The music ends — if it can be said to end at all — with lines Mahler wrote himself, perhaps sensing his own imminent death: “Die liebe Erde allüberall/ Blüht auf im Lenz und grünt aufs neu!/ Allüberall und ewig blauen licht die Fernen!” And then, repeated and repeated, ever more quietly and hesitantly, “Ewig … Ewig … … Ewig” — “Forever … Forever … … Forever” — until at last you can barely hear the word, and the music dies.
“The dear earth everywhere/ blooms in spring and grows green anew!/ Everywhere and forever blue lightens the horizon!” and “Ewig … Ewig…”
These choices came to me almost instantly, without having to think. There are other obvious choices that could be made. Other works of art that are profoundly beautiful, other music nearly as affecting. I have stood rapt in front of the Mary Queen of Heaven at the National Gallery in Washington DC, and been knocked silent by the pears and apples of Cezanne. And nearly as gut-slamming as Der Abschied is Richard Strauss’ Im Abendrot, the final of his Four Last Songs. Or a dozen other paintings and musics.
As I lay there in the dark, unable to sleep, I rifled through my brain trying to remember a poem that moves me the same way, or any piece of literature: words that leave me drained each time. I went through all the major English poets — and there is plenty of poetry that moves me deeply — and even poems in translation. But the one poem that came back and slapped me upside the head isn’t by Yeats or Wordsworth, but by Carole Steele, my late wife. It is the first poem in her book, 42 Poems.
Carole was the genuine article. And that poem brings me to tears every time. Certainly part of my response comes from the 35 years we spent together, and the overwhelming sense of loss at her death five years ago. But I had the same response when she was alive: This is a poem that makes the connection between the inner and outer worlds; it responds to the physicality of the world in words that startle in their aptness, and combines the directness of childhood with a slant acknowledgement of death, and the awareness that others share in the knowledge of beauty. It isn’t the particular example that counts, but the shared awareness of its existence.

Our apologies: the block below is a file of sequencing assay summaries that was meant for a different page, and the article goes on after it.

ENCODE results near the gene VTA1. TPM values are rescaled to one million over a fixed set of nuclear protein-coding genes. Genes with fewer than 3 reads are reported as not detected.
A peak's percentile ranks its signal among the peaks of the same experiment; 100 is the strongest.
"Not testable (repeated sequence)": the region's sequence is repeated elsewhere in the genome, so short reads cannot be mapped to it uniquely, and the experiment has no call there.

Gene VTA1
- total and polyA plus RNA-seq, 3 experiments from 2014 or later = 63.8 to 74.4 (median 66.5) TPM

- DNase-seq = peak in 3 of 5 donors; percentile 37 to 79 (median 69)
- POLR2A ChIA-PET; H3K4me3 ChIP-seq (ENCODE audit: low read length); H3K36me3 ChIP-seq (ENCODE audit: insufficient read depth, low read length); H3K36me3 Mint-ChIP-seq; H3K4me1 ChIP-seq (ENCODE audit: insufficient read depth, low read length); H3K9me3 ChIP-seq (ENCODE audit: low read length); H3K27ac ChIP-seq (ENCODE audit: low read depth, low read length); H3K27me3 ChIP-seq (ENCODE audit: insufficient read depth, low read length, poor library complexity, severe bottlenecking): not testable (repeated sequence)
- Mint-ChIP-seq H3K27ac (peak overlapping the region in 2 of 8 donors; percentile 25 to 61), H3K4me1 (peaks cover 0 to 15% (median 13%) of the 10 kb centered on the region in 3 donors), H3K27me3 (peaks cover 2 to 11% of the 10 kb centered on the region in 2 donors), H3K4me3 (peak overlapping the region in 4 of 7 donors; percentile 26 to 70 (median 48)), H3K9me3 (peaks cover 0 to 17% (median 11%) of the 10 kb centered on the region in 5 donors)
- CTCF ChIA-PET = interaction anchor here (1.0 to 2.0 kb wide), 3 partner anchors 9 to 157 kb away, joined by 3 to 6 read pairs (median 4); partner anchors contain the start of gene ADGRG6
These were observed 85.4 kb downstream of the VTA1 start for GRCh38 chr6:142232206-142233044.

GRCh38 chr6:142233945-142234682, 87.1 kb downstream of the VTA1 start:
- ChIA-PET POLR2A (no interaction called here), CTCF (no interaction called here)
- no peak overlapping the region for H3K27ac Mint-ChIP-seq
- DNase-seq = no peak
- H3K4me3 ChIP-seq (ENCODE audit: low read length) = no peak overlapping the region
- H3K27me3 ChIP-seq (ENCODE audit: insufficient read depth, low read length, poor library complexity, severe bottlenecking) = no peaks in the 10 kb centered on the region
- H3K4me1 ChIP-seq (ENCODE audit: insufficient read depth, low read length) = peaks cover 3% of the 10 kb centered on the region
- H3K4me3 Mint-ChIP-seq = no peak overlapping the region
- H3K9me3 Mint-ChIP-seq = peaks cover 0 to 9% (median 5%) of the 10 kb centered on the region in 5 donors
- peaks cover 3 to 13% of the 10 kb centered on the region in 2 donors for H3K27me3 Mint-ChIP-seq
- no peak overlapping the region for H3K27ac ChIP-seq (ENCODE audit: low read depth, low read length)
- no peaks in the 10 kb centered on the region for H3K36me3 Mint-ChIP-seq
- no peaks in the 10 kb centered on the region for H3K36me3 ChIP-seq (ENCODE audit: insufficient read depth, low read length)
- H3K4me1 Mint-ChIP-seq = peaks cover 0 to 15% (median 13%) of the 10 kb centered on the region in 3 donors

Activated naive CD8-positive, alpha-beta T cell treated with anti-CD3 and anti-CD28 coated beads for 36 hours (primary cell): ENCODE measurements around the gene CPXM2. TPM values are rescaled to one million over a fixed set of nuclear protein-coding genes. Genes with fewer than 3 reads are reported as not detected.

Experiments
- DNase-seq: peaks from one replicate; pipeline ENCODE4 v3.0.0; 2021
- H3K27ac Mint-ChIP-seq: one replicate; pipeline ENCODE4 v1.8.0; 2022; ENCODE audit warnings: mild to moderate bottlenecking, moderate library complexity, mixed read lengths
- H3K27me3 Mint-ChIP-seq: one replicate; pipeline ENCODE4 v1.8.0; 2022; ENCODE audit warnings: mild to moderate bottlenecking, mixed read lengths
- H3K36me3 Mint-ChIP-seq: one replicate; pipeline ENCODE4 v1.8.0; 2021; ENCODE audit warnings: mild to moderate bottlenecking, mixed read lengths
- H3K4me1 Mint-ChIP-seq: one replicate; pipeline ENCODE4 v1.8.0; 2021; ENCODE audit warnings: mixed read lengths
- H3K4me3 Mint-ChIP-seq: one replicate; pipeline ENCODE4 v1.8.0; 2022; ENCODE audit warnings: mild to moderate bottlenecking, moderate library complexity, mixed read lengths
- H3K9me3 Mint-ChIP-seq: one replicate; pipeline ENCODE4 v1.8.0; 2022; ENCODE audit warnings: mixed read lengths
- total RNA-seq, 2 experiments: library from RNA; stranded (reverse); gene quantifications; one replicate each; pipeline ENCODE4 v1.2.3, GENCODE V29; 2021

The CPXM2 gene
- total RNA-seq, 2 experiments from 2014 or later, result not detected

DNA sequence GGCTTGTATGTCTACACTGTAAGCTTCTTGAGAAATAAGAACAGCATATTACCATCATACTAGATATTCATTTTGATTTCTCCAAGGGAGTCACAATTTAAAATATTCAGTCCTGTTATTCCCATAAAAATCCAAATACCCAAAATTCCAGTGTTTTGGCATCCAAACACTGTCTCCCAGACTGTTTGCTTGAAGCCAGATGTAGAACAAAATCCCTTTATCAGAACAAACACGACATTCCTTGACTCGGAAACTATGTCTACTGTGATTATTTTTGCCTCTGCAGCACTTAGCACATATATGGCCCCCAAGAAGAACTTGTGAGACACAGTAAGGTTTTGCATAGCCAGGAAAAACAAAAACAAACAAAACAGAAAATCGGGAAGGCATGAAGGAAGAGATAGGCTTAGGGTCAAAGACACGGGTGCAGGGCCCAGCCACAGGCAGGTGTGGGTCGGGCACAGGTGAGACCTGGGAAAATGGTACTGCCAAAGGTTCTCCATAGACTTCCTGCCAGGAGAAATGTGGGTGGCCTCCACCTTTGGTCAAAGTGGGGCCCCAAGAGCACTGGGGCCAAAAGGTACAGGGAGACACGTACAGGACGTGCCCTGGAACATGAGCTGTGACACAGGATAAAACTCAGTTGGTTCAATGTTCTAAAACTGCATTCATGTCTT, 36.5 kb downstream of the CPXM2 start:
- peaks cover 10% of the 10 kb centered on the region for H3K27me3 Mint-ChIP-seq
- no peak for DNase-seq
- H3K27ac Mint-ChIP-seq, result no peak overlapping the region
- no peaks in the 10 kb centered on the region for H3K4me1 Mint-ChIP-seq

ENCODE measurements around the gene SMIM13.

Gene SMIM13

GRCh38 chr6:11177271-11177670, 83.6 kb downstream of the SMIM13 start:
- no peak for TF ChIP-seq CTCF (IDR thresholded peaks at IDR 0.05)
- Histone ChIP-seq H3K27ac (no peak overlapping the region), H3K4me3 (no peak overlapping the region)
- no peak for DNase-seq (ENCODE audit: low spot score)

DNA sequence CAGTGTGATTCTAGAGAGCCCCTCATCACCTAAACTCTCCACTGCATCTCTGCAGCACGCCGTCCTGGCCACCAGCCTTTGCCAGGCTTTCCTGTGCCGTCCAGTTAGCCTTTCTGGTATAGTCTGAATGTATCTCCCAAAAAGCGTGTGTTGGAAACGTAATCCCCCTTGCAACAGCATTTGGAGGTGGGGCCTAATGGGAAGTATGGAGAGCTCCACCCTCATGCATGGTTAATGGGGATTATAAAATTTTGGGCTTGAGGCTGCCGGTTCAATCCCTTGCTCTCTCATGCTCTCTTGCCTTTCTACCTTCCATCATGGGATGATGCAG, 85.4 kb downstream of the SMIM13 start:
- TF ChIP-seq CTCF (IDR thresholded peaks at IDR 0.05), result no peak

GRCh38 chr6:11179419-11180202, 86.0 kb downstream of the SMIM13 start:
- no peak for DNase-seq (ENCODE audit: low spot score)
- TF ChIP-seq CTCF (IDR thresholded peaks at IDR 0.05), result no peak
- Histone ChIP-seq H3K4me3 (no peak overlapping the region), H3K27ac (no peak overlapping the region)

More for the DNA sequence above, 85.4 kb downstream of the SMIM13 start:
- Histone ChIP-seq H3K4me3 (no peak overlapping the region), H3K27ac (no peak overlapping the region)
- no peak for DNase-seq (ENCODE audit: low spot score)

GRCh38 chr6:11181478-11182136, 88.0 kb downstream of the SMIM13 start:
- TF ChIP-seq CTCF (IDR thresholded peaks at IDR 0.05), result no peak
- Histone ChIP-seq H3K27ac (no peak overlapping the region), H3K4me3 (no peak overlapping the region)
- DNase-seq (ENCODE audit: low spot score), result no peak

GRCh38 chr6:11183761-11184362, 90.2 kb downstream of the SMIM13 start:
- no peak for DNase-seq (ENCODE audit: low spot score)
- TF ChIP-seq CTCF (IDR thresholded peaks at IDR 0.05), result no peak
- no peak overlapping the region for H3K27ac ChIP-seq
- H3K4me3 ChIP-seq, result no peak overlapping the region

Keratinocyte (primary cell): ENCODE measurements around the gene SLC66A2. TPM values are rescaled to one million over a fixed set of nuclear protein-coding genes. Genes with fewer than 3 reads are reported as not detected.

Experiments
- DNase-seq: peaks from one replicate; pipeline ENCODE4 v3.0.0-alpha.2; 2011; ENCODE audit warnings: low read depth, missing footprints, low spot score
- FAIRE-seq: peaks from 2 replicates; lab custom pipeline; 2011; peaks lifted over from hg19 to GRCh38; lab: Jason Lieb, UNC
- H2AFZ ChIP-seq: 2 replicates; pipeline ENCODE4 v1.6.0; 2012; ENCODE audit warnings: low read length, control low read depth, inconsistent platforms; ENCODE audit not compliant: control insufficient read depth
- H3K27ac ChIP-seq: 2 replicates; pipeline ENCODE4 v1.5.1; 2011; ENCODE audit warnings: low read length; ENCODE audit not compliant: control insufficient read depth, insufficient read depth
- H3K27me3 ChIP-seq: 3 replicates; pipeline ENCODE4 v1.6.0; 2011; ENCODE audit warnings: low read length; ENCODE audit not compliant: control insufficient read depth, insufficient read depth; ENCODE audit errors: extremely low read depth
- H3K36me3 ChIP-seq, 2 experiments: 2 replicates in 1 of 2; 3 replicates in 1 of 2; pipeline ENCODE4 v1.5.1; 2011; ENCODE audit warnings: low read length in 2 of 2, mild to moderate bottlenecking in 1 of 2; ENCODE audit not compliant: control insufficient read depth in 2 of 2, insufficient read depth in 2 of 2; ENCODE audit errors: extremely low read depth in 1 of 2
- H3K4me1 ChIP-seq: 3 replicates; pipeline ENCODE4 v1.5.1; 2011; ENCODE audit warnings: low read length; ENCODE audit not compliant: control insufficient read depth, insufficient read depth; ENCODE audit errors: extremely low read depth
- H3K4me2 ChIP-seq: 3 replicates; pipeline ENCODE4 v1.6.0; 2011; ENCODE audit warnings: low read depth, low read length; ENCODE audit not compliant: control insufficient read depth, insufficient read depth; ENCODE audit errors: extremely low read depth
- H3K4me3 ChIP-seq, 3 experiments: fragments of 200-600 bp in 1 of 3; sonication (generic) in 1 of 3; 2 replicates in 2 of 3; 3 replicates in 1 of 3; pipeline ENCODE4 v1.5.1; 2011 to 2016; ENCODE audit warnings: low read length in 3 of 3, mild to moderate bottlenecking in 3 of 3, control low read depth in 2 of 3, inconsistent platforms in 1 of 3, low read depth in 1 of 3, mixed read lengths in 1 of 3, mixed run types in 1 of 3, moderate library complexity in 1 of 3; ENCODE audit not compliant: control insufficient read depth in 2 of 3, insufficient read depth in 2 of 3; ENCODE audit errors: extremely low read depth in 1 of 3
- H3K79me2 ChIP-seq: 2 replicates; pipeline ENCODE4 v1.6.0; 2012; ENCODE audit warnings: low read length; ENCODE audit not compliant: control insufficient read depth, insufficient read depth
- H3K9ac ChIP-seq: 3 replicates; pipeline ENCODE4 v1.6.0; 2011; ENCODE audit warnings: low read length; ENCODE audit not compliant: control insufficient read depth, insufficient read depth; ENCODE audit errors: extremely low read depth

We may all have different ideas of beauty, and you can each make your own list, but what must be common in all of them is the engagement. Beauty does not work as some passive prettiness outside the psyche. Pretty is not Beauty. Pretty is what is conventional. Beauty is the result of engagement and the creation of meaning. It is an awareness between you and the cosmos, each of the other. It is the recognition, sometimes startling in its suddenness, of the wholeness of it all, of its permanence and its evanescence.